Accession Number : ADA480270


Title :   Evolution of Burn Resuscitation in Operation Iraqi Freedom


Descriptive Note : Journal article


Corporate Author : ARMY INST OF SURGICAL RESEARCH FORT SAM HOUSTON TX


Personal Author(s) : Chung, Kevin K ; Blackbourne, Lorne H ; Wolf, Steven E ; White, Chrsitopher E ; Renz, Evan M ; Cancio, Leopoldo C ; Holcomb, John B ; Barillo, David J


Full Text : https://apps.dtic.mil/dtic/tr/fulltext/u2/a480270.pdf


Report Date : Oct 2006


Pagination or Media Count : 8


Abstract : Burns are common in all military conflicts, comprising approximately 10% of all casualties. Of these, nearly 20% are categorized as severe, or involving greater than 20% TBSA, and require significant intravenous resuscitation. A unique set of challenges have emerged during the present conflict associated with global evacuation of burned soldiers, adding a new dimension to the already complex and often-controversial topic of the burn resuscitation. Critical advances in air evacuation of the war wounded, thorough prewar planning, and sustained burn care education of deployed personnel have proven vital in the optimal care of our injured soldiers. During the Vietnam conflict, burned soldiers were evacuated to an Army Hospital in Japan (Camp Zama) and were treated for up to 6 months before they were evacuated to the United States. Since that time, the transfer of the patient to the burn center for definitive care has been expedited by the Army Burn Flight Team's ability to transport the most severely burned patients within the first several days after injury. With the emergence of the U.S. Air Force Critical Care Air Transport Team (CCATT) program in the 1990s, global air evacuation of burn patients became even more rapid, maximizing available U.S. Air Force aircraft for patient evacuation. The doctrine has shifted from aeromedical transport of the stable to aeromedical transport of the stabilized. In burn patients, evacuation presents a unique problem because it usually takes place while resuscitation in the first 24 to 48 hours after burn injury is ongoing. In addition to the innate complexity involved in global evacuation, war burn patients often exhibit multisystem traumatic injuries further complicating and augmenting resuscitation fluid needs above and beyond standard burn resuscitation formulas. The presence of smoke inhalation injury, occurring in 5% to 15% of patients with severe burns, also increases fluid requirements.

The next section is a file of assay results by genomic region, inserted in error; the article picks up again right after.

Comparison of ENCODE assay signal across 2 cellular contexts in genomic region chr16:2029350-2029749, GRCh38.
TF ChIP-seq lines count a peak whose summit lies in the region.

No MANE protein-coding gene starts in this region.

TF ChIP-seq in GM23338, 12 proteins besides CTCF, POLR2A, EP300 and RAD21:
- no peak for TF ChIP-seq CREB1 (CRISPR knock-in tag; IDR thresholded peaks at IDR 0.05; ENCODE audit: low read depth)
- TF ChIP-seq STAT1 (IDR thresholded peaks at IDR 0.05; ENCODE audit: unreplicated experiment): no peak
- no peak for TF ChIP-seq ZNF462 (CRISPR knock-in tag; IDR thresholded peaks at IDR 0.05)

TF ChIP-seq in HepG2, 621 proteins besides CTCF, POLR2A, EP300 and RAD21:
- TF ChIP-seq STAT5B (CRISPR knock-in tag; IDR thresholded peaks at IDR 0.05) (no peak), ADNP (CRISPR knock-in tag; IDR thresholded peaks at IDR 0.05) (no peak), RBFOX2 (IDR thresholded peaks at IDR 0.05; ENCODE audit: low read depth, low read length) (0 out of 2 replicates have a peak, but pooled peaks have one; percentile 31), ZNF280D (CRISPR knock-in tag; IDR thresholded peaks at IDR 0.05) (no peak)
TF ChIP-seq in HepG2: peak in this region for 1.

Descriptors :   *RESUSCITATION , *BURNS(INJURIES) , *AEROMEDICAL EVACUATION , REPRINTS , OPTIMIZATION , MILITARY AIRCRAFT , FLUIDS , PATIENTS , AIR TRANSPORTATION


Subject Categories : Medicine and Medical Research
      Escape, Rescue and Survival


Distribution Statement : APPROVED FOR PUBLIC RELEASE